I see that "Ulster-Scot" Nelson McCausland has again attacked the GAA and Republicans over the use of a GAA pitch for last weekends Hunger Strike Commemoration.


It took place in the Republican stronghold of Galbally.

Our Culture Minster (Don't laugh) had this to say

"It cannot be right that a sports ground should be used for commemorating and celebrating something as offensive as the whole H-Block episode."

I agree that the Hunger Strike was offensive, offensive by the fact that the British government let 10 men die rather than face up to their responsibilities.

Sinn Féin MLA Barry McElduff said there were no alternative venues for the rural, largely republican community.

"We were remembering, not terrorists but inspirational, politically-motivated Irish hunger strikers,"

I don't know why Barry is trying to reason with this idiot, it's pointless.

Nelson claims that the event breaches Rule 7a of the GAA constitution.

He is incorrect!

Rule 7a states

"The Association shall be non-party political. Party
political questions shall not be discussed at its
meetings, and no Committee, Club, Council or
representative thereof shall take part, as such, in any
party political movement"

The GAA is not, nor have they taken party in a party political movement.

The Hunger Strike event was remembering 10 men, 7 IRA men and 3 INLA men.

Irish Republicanism belongs to all and all are welcome.

Nelson seems to think that the GAA is the IRFU; it's not and for good reason.

I will print below the preface to the GAA constitution and highlight parts I feel are important.

“Those who play its games, those who organise its activities and those who control its destinies see in the G.A.A. a means of consolidating our Irish identity. The games to them are more than games - they have a national significance - and the promotion of native pastimes becomes a part of the full national ideal, which envisages the speaking of our own language, music and dances. The primary purpose of the G.A.A. is the organisation of native pastimes and the promotion of athletic fitness as a means to create a disciplined, self- reliant, national-minded manhood. The overall result is the expression of a people’s preference for native ways as opposed to imported ones.”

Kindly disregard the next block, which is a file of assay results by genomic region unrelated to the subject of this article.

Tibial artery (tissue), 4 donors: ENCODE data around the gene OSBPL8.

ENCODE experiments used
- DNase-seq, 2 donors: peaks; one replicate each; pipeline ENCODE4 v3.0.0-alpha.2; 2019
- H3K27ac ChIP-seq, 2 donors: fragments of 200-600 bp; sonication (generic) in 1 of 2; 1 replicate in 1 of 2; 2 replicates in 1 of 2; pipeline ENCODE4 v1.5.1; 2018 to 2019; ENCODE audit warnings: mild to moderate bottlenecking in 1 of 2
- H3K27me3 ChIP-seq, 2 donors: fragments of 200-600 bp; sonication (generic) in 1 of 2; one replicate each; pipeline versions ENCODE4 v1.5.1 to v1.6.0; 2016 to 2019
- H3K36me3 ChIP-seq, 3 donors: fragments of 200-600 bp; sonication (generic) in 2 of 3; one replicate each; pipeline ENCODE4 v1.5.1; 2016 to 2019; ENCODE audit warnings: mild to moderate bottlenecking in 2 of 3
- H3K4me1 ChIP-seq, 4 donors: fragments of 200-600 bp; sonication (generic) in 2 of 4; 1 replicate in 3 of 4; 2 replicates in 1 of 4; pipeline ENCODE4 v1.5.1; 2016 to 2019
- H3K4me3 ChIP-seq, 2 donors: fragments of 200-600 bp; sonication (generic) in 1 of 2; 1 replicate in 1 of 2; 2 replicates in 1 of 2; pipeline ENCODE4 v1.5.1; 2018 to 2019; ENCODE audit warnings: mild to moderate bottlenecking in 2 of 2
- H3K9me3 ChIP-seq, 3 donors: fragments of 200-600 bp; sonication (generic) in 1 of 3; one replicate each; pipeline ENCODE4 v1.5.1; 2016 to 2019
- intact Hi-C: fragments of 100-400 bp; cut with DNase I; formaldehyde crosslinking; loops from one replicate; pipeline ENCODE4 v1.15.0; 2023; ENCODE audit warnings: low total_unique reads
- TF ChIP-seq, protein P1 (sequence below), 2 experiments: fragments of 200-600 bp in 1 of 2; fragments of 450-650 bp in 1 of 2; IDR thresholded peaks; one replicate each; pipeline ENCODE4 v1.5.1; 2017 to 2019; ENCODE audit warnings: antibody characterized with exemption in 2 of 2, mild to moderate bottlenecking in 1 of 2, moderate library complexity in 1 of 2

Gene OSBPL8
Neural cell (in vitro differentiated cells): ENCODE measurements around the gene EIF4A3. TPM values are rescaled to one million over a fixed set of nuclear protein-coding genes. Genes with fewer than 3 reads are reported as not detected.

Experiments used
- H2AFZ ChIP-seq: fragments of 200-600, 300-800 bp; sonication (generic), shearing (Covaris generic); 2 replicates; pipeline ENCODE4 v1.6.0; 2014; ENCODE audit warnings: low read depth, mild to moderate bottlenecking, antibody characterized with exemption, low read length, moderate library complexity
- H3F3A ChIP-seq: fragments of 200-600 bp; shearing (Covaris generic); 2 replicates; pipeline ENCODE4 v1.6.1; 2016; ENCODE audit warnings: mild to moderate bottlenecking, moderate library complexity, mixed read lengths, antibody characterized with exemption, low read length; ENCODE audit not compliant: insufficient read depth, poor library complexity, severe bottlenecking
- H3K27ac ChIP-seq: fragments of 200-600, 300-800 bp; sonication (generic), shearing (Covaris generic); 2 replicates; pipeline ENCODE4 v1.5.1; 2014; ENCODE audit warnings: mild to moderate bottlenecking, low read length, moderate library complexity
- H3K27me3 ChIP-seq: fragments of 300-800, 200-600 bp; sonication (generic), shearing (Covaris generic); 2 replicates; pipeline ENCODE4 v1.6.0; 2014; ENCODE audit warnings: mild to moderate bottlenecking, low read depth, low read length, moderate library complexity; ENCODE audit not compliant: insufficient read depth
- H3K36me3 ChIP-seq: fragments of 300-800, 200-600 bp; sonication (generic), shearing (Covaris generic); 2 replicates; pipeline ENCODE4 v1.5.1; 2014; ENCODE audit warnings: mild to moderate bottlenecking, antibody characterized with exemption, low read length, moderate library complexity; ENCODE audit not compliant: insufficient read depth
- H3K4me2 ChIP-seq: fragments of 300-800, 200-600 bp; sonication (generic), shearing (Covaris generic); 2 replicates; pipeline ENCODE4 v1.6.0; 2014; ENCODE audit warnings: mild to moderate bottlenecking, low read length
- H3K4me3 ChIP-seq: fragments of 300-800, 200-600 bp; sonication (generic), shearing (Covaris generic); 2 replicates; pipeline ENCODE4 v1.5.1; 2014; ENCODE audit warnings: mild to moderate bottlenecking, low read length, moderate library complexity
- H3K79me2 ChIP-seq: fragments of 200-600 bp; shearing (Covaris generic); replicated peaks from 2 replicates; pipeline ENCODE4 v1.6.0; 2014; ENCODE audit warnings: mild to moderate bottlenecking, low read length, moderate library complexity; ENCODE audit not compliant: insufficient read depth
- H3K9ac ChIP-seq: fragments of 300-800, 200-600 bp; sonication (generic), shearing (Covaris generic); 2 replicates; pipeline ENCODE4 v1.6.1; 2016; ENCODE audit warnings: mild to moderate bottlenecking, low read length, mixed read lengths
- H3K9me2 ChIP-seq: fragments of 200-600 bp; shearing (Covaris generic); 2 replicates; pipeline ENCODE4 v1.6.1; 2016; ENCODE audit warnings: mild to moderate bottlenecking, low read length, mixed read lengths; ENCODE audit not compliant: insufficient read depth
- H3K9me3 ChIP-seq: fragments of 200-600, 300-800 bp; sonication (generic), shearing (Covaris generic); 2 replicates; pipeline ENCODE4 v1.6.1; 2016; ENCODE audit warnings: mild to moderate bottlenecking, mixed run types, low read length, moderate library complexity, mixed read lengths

"Since she has no control over all the national territory, Ireland’s claim to nationhood is impaired. It would be still more impaired if she were to lose her language, if she failed to provide a decent livelihood for her people at home, or if she were to forsake her own games and customs in favour of the games and customs of another nation. If pride in the attributes of nationhood dies, something good and distinctive in our race dies with it. Each national quality that is lost makes us so much poorer as a Nation. Today, the native games take on a new significance when it is realised that they have been a part, and still are a part, of the Nation’s desire to live her own life, to govern her own affairs.”

The GAA is quite clearly an Irish Republican organisation; it includes all and excludes no one.

Rules 2, 4a and 15 reinforce this position.

Rule 2

"The Association is a National Organisation which has as its basic aim the strengthening of the National Identity in a 32 County Ireland through the preservation and promotion of Gaelic Games and pastimes."

Rule 4a

"It shall foster an awareness and love of the national ideals in the people of Ireland, and assist in promoting a community spirit through its clubs."

Rule 15

States that the National flag should be flown at all matches and when the anthem is played it should be observed in a respectful manner, failure to do so can result in a 500 fine.

Nelson doesn't seem to grasp the impact that Hunger Strike has on the Irish psyche.

Hunger Strike or "Cealacha" was a key component of Brehon Law.

As Brehon law didn't have a police force Hunger Strike was a remedy to achieve justice.

Under Brehon law, if you allowed a person to starve on your doorstep for a debt that you owed or an injustice that you perpetrated then you would find yourself charged with murder.

Thomas Ashe, Terence MacSwiney, Michael Gaughan, Frank Stagg, Bobby Sands.

All these men continue an Irish tradition of protest, in the words of MacSwiney

"It is not those who can inflict the most but those who can endure the most that will conquer"

Nelson will never understand because his bigotry does not allow him to.